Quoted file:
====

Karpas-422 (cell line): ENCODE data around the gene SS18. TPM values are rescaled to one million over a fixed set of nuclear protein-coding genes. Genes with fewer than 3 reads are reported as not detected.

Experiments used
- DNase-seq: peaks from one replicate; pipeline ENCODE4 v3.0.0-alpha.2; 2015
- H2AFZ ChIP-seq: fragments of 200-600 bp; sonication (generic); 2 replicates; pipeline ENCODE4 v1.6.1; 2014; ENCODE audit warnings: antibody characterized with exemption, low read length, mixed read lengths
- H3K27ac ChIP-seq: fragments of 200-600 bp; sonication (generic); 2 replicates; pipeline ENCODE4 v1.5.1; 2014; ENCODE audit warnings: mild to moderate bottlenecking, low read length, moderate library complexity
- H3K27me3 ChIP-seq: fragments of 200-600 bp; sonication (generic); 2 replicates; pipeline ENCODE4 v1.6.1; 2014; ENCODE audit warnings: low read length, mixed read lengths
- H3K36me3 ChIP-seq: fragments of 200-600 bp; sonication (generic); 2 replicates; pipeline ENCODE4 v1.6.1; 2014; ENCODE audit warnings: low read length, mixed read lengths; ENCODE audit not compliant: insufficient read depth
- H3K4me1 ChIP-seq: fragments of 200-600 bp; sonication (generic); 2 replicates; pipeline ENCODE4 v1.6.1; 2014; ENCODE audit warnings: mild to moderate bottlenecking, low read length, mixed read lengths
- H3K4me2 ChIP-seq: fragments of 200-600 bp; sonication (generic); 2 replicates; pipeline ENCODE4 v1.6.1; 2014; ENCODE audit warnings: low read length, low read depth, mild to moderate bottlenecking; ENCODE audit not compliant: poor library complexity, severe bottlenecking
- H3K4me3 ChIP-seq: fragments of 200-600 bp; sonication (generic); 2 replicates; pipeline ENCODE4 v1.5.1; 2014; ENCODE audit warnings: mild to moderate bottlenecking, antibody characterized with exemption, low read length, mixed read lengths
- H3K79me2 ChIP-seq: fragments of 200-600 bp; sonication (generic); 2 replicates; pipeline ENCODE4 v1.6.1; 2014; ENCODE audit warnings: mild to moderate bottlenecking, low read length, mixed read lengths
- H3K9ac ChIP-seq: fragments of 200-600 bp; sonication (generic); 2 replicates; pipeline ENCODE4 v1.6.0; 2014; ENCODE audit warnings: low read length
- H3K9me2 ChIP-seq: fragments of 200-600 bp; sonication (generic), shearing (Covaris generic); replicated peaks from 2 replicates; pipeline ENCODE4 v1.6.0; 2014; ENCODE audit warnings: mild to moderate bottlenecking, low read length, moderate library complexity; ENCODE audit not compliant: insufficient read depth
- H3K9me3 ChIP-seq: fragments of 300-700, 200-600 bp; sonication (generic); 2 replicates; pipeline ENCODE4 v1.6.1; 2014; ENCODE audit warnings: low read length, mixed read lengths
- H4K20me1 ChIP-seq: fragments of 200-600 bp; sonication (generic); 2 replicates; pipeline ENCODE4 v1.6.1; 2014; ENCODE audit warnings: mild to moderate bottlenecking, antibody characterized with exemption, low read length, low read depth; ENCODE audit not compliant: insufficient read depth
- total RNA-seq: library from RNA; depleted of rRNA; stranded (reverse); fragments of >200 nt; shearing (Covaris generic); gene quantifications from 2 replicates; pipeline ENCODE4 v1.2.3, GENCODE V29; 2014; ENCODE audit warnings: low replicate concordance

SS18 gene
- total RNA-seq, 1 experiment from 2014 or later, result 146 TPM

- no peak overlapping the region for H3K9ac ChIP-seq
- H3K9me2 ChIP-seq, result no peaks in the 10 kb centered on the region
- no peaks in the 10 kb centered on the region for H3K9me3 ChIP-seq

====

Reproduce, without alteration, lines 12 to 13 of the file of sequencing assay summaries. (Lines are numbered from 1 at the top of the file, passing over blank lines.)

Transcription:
- H3K9ac ChIP-seq: fragments of 200-600 bp; sonication (generic); 2 replicates; pipeline ENCODE4 v1.6.0; 2014; ENCODE audit warnings: low read length
- H3K9me2 ChIP-seq: fragments of 200-600 bp; sonication (generic), shearing (Covaris generic); replicated peaks from 2 replicates; pipeline ENCODE4 v1.6.0; 2014; ENCODE audit warnings: mild to moderate bottlenecking, low read length, moderate library complexity; ENCODE audit not compliant: insufficient read depth